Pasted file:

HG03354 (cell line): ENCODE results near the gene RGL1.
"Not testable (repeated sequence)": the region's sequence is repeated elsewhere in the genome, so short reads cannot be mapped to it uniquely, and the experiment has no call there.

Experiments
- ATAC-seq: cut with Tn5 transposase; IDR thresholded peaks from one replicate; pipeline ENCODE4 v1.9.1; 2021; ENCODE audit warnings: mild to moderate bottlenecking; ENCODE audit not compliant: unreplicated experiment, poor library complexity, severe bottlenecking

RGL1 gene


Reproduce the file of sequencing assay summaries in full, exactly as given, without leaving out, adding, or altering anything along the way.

HG03354 (cell line): ENCODE results near the gene RGL1.
"Not testable (repeated sequence)": the region's sequence is repeated elsewhere in the genome, so short reads cannot be mapped to it uniquely, and the experiment has no call there.

Experiments
- ATAC-seq: cut with Tn5 transposase; IDR thresholded peaks from one replicate; pipeline ENCODE4 v1.9.1; 2021; ENCODE audit warnings: mild to moderate bottlenecking; ENCODE audit not compliant: unreplicated experiment, poor library complexity, severe bottlenecking

RGL1 gene